Tom Cruise still goes to the movies — “I put my cap on,” he said — and he wants audiences to keep going, too.
Prior to Top Gun: Maverick making its Palais debut at the Cannes Film Festival, Cruise sat down for what was billed as a “MasterClass Conversation” with French journalist Didier Allouch in the festival’s 1,000-seat Debussy Theatre, which was packed with apparent Cruise aficionados.
More from The Hollywood Reporter
The release for Maverick was pushed back several times due to the COVID-19 pandemic. Cruise, a longtime proponent of the theatrical experience, ensured that the movie made it to the multiplexes while many studio films were jettisoned to streaming over the two years’ worth of theatrical tumult.
When asked if he faced any pressure to release the movie onto a streaming service, Cruise laughed, saying, “That was not going to happen ever. That was never going to happen.”
Cruise said that each time the movie release date got pushed, he would call every member of the young cast, which includes Miles Teller, Glen Powell, Danny Ramirez and Monica Barbaro and say, “Don’t worry, this is going to happen.”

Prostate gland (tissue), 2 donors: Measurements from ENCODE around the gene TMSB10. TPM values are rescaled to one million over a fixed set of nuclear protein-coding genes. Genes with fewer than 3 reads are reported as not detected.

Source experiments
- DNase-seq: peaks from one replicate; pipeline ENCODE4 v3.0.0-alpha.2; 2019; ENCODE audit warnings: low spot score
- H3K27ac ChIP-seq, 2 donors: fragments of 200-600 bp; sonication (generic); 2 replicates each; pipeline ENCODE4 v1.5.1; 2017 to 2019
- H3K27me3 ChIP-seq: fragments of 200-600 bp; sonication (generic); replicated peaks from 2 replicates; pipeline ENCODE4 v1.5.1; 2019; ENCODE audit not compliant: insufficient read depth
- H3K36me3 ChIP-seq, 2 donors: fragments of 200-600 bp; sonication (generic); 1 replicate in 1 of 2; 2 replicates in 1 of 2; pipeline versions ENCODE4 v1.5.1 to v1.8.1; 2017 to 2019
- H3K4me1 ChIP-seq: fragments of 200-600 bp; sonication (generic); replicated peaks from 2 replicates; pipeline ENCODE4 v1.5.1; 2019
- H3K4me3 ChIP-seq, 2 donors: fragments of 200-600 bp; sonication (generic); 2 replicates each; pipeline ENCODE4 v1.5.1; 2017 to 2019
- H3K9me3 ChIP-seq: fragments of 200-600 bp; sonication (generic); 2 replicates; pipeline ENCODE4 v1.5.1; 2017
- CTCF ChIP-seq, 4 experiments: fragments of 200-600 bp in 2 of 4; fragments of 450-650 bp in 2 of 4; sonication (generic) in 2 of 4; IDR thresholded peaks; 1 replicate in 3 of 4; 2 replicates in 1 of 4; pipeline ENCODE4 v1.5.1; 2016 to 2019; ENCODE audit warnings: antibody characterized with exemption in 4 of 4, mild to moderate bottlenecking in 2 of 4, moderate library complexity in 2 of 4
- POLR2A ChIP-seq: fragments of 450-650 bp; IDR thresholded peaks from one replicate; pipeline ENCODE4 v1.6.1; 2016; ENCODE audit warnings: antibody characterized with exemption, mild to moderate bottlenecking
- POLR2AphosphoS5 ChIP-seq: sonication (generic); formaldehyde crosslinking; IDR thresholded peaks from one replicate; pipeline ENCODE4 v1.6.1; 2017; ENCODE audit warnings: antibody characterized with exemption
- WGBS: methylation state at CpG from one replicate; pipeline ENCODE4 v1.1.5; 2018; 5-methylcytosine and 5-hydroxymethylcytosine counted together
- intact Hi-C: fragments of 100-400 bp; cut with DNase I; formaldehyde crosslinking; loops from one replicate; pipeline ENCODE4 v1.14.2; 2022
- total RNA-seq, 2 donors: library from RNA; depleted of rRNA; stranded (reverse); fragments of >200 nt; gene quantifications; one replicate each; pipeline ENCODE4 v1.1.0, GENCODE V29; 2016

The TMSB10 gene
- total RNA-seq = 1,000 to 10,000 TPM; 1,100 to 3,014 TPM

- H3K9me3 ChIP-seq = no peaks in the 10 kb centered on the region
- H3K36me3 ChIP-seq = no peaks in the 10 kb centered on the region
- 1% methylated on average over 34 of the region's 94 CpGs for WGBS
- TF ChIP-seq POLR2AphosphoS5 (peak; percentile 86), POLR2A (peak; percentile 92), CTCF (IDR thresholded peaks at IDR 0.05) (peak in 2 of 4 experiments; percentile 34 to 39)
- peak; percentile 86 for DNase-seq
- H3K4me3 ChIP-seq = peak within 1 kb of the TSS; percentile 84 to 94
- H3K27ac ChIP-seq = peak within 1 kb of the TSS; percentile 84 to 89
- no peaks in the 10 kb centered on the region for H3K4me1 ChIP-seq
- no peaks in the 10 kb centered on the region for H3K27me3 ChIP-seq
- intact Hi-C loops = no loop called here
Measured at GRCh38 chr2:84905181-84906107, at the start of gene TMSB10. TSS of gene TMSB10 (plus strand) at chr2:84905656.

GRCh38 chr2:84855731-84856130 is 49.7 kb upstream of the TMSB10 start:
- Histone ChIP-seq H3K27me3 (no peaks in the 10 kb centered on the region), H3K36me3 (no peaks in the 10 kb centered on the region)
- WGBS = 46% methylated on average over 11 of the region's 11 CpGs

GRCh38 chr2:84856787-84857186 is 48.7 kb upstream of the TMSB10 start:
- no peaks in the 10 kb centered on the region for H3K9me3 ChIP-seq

Cruise spent much of the discussion reflecting on the fact that his film school education had been on sets, and affirming his commitment to the big screen. “I’m still learning, still trying to take this art form and push it,” he said.
A sizzle reel of Cruise’s career that played before the conversation featured clips from his films including Jerry Maguire, The Last Samurai, Rain Man, Minority Report and the Mission: Impossible films. The theater burst out in applause as Risky Business played, and a young Cruise slid onto the screen to Bob Seger’s “Old Time Rock ‘N Roll.”
“It’s wild seeing this reel,” Cruise said. “It’s like your life in 10 minutes.”
Maverick follows Cruise’s hotshot fighter pilot several decades after the original 1986 film left off. The Joseph Kosinski-directed blockbuster sees Maverick called back to the Top Gun flight academy to train a new group of pilots — most notably the son of his former flight partner Goose: Rooster, played by Teller — for a dangerous mission that involves an underground stash of uranium that is a threat to global security.
Asked why he insists on performing his own stunts despite the danger, Cruise said, “No one asked Gene Kelly, ‘Why do you dance? Why do you do your own dancing?'”
The Cannes Croisette is just one stop on the promotional tour for Maverick. After the first screening in Las Vegas for theater owners at CinemaCon, Maverick had its world premiere in San Diego, then headed to Mexico City. After Cannes, the cast will visit London for a premiere with a royal guest list that includes Prince William and Kate Middleton.
Best of The Hollywood Reporter